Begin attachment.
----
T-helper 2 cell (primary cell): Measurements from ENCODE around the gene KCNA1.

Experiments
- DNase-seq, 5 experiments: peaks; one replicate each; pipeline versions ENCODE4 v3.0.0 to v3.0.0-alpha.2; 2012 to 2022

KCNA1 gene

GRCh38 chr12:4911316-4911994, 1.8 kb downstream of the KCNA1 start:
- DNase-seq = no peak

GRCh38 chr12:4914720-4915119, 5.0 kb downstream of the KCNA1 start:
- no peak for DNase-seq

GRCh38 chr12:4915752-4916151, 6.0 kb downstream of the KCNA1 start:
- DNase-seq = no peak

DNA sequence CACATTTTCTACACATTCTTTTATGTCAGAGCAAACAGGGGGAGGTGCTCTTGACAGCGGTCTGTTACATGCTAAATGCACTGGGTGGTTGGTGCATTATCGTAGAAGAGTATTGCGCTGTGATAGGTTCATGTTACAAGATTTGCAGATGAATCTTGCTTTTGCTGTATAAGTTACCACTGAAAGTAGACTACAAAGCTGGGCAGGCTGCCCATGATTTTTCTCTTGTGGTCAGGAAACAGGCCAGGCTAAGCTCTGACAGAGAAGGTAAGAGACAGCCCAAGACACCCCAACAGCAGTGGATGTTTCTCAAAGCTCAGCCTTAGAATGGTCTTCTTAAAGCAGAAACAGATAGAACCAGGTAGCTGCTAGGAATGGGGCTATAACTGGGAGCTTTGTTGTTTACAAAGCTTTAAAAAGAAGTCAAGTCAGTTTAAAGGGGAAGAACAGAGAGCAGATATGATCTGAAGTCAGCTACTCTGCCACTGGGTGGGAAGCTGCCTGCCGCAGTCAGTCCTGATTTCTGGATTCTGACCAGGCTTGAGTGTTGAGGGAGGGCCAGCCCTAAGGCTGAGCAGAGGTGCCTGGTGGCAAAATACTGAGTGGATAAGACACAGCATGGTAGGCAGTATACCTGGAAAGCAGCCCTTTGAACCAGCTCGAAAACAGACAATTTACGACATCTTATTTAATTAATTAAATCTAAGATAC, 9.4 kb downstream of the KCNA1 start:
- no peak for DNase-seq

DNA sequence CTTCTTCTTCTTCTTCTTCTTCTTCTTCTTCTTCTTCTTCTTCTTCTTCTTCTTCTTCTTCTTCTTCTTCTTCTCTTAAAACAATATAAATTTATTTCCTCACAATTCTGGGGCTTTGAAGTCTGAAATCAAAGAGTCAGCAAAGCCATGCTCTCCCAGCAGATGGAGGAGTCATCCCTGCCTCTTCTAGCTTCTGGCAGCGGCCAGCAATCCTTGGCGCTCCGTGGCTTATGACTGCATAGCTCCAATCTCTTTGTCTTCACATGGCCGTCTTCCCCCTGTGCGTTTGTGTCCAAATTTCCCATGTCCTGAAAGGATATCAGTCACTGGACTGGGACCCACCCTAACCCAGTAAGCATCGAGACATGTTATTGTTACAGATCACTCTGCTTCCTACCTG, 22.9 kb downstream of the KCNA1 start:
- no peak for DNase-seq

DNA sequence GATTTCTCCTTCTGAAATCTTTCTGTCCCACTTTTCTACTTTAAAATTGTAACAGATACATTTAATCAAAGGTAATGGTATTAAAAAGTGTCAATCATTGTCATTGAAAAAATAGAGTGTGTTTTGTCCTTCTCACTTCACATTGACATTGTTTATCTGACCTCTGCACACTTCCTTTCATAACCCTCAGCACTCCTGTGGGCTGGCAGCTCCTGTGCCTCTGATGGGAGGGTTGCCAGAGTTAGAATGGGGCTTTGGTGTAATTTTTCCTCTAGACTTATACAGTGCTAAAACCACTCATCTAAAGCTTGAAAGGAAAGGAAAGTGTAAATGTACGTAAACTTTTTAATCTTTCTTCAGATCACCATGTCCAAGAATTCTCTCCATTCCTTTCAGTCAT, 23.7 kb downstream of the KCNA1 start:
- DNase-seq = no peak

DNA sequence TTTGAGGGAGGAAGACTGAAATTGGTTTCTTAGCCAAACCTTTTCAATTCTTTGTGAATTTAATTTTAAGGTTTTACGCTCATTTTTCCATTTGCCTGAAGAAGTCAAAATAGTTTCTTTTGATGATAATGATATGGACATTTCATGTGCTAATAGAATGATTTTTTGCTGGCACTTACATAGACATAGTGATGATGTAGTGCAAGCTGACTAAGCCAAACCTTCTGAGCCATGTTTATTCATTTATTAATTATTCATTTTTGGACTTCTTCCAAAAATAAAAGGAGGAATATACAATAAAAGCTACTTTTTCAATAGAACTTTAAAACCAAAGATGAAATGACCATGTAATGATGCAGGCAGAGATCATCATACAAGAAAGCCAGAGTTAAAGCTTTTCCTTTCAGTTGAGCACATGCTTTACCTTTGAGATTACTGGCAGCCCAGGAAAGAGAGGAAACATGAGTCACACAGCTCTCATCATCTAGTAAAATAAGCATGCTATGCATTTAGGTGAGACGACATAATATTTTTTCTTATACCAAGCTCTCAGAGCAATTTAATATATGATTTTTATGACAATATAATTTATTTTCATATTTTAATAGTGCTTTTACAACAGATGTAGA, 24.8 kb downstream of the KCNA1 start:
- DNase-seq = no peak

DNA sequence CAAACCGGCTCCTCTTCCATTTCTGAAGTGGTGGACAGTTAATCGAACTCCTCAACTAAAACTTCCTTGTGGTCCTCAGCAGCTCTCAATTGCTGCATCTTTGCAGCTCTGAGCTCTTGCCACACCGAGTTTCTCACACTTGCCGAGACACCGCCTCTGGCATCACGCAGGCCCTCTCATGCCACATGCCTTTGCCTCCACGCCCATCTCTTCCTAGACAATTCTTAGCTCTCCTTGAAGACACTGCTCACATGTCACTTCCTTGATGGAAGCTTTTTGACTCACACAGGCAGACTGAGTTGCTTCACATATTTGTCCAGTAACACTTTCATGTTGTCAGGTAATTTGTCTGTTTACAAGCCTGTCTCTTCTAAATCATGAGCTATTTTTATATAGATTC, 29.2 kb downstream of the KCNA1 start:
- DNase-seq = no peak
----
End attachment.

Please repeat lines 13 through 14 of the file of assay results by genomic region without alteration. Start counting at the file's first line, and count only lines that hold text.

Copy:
DNA sequence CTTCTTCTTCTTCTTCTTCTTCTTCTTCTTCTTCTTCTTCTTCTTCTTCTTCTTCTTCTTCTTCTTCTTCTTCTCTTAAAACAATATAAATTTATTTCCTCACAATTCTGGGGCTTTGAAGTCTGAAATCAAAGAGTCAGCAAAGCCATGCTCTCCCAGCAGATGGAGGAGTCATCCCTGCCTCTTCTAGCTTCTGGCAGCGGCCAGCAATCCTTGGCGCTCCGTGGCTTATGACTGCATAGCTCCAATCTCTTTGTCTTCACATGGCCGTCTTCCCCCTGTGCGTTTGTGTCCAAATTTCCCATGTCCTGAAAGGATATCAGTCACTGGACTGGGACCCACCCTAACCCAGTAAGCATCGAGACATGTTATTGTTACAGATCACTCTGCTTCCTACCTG, 22.9 kb downstream of the KCNA1 start:
- no peak for DNase-seq